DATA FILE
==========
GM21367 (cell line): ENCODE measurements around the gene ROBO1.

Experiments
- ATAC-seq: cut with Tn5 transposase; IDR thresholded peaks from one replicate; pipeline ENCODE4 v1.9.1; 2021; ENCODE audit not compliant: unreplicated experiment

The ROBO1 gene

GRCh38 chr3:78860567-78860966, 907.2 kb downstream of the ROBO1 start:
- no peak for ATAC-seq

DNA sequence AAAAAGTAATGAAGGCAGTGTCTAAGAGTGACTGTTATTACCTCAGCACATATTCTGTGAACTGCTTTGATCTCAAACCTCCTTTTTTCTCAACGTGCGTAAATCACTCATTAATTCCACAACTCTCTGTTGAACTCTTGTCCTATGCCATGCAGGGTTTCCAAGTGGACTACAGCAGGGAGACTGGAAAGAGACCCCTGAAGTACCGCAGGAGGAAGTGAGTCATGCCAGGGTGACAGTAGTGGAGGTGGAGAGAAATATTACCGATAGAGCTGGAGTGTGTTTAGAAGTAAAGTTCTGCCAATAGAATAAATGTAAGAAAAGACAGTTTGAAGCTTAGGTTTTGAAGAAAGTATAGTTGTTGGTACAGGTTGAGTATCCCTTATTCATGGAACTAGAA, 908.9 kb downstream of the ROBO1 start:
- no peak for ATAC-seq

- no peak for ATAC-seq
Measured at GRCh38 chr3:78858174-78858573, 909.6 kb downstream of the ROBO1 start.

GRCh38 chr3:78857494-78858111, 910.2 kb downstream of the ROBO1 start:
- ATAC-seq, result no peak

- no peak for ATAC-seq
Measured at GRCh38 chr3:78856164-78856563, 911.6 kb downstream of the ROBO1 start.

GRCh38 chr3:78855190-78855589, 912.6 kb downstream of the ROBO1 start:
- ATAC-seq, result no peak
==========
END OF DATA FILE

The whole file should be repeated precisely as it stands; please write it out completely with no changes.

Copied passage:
GM21367 (cell line): ENCODE measurements around the gene ROBO1.

Experiments
- ATAC-seq: cut with Tn5 transposase; IDR thresholded peaks from one replicate; pipeline ENCODE4 v1.9.1; 2021; ENCODE audit not compliant: unreplicated experiment

The ROBO1 gene

GRCh38 chr3:78860567-78860966, 907.2 kb downstream of the ROBO1 start:
- no peak for ATAC-seq

DNA sequence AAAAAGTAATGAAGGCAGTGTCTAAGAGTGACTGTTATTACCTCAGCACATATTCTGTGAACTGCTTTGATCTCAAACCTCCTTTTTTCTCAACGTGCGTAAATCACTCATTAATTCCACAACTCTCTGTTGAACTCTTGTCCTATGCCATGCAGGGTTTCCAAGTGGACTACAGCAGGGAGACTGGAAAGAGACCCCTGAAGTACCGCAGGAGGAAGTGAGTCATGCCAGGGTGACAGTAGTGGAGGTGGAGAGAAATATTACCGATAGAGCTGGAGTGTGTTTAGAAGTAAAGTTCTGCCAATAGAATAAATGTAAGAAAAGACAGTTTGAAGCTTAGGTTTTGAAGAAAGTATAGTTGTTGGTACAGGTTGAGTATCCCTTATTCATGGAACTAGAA, 908.9 kb downstream of the ROBO1 start:
- no peak for ATAC-seq

- no peak for ATAC-seq
Measured at GRCh38 chr3:78858174-78858573, 909.6 kb downstream of the ROBO1 start.

GRCh38 chr3:78857494-78858111, 910.2 kb downstream of the ROBO1 start:
- ATAC-seq, result no peak

- no peak for ATAC-seq
Measured at GRCh38 chr3:78856164-78856563, 911.6 kb downstream of the ROBO1 start.

GRCh38 chr3:78855190-78855589, 912.6 kb downstream of the ROBO1 start:
- ATAC-seq, result no peak